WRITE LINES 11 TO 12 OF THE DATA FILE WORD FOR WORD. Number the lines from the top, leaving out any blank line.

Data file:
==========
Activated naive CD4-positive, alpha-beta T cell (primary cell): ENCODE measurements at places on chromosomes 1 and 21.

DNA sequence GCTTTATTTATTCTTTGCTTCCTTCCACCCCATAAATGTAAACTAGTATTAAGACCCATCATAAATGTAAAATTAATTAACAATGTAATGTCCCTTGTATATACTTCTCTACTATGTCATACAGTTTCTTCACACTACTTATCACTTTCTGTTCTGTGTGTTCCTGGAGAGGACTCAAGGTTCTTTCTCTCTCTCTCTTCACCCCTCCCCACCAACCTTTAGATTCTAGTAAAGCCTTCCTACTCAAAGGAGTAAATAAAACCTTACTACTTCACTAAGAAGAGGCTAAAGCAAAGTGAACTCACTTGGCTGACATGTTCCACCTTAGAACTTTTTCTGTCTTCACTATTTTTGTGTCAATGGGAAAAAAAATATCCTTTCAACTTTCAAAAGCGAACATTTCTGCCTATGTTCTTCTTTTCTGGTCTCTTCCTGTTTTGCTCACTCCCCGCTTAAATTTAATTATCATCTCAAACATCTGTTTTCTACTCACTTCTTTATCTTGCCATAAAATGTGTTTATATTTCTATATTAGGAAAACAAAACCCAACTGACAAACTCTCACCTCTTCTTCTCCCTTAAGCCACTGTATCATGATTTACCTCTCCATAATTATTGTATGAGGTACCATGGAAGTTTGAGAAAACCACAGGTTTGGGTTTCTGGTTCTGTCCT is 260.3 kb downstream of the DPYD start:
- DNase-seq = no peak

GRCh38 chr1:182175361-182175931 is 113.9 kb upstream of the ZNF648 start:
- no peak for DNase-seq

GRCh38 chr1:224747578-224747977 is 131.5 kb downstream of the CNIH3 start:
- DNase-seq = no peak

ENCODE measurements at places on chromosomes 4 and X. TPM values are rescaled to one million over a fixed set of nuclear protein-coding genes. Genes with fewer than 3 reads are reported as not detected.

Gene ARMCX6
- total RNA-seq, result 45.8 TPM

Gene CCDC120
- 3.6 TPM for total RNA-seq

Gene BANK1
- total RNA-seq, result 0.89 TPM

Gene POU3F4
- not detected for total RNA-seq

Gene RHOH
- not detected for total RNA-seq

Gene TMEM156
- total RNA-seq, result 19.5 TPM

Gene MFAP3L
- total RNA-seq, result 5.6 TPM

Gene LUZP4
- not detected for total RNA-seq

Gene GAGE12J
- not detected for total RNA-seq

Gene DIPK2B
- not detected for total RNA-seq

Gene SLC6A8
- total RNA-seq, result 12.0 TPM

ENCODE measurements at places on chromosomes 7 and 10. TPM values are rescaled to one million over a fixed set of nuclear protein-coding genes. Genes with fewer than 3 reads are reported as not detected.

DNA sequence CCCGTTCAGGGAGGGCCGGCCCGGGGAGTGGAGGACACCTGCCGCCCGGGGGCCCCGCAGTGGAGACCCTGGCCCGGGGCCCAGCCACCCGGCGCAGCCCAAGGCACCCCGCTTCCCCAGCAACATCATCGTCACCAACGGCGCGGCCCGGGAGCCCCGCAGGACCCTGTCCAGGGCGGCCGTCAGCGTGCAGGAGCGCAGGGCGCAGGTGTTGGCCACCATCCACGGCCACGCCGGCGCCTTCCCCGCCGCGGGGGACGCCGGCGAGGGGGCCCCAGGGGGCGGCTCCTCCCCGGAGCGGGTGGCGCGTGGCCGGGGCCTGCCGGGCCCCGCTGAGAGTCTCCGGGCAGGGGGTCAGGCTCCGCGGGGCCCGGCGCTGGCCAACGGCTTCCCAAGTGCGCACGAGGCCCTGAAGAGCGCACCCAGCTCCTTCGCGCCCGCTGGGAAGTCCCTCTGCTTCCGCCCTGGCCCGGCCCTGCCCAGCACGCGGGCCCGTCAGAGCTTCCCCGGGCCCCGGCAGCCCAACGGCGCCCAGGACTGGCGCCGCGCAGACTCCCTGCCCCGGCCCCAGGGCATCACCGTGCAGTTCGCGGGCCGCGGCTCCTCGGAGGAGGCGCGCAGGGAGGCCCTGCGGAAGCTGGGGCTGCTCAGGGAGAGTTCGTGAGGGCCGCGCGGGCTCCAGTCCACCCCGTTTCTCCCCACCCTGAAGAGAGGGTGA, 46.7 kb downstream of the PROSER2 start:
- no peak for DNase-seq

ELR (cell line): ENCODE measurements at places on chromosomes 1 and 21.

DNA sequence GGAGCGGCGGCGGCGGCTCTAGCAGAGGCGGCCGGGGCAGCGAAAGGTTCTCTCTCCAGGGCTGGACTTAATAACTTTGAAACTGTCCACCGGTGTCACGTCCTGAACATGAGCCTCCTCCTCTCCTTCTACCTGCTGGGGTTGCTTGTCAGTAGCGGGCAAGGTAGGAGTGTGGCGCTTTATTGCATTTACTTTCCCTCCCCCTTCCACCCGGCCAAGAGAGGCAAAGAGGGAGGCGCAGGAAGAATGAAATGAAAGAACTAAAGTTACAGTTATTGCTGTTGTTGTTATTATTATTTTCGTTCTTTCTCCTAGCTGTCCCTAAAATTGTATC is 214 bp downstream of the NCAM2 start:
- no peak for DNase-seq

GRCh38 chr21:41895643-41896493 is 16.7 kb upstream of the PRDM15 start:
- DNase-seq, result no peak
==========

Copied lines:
Gene CCDC120
- 3.6 TPM for total RNA-seq